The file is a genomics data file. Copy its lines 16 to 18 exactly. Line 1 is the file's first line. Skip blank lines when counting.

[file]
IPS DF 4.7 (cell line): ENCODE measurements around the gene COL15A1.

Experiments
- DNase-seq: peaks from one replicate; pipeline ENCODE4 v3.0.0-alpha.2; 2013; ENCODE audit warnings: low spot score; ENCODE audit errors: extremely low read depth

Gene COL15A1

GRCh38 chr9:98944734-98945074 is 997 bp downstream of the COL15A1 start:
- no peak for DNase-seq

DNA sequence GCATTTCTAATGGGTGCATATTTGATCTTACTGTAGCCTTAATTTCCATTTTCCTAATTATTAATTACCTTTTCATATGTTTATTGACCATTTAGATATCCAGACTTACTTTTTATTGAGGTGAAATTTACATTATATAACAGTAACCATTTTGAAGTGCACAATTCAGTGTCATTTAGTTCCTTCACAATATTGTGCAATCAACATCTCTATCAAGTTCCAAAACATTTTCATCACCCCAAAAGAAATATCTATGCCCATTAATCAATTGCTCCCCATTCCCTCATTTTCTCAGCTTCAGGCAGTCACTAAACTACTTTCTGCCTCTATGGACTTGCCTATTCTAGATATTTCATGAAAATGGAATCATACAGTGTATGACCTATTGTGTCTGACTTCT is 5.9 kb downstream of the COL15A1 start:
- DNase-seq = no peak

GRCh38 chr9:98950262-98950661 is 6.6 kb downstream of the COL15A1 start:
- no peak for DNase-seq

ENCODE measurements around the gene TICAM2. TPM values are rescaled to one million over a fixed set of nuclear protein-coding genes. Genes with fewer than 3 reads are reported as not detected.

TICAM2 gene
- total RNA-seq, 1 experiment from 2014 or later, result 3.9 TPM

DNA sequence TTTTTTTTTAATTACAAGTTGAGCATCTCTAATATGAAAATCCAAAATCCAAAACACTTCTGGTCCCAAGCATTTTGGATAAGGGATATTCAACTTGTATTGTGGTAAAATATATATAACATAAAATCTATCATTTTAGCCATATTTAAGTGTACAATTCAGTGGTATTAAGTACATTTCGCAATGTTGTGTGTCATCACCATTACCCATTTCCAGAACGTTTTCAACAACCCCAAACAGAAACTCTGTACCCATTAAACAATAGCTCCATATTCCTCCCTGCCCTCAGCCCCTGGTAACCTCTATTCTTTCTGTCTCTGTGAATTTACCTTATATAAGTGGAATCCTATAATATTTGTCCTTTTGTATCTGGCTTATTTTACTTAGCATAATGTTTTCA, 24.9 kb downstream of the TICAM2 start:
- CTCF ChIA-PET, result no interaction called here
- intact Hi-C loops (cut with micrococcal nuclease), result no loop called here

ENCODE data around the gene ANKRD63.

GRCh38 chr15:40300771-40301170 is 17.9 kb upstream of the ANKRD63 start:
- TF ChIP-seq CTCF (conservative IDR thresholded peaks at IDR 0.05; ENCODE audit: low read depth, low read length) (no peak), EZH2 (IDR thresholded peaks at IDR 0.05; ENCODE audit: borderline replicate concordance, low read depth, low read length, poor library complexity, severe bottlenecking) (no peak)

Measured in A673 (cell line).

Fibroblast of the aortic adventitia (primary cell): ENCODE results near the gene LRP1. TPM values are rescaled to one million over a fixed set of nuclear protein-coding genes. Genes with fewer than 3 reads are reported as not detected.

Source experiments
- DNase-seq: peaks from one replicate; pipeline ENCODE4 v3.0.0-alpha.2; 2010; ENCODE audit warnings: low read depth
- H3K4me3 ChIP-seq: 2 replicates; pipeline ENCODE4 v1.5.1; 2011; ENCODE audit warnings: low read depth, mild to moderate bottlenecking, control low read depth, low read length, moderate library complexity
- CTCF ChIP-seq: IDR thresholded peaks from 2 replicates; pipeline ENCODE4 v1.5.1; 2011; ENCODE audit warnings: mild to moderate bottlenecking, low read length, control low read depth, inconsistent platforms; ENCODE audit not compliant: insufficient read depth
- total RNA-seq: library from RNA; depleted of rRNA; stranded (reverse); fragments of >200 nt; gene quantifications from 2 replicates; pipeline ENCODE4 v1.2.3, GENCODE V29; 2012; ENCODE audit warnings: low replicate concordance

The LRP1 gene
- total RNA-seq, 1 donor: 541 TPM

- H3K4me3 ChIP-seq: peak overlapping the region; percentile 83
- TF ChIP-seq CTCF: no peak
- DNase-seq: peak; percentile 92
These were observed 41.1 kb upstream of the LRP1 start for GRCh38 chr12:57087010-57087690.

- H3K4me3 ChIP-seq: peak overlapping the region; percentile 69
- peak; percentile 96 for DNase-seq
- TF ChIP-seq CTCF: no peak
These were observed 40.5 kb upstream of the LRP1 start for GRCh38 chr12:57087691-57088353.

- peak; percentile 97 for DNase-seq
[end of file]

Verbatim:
- intact Hi-C loops (cut with micrococcal nuclease), result no loop called here

ENCODE data around the gene ANKRD63.

GRCh38 chr15:40300771-40301170 is 17.9 kb upstream of the ANKRD63 start: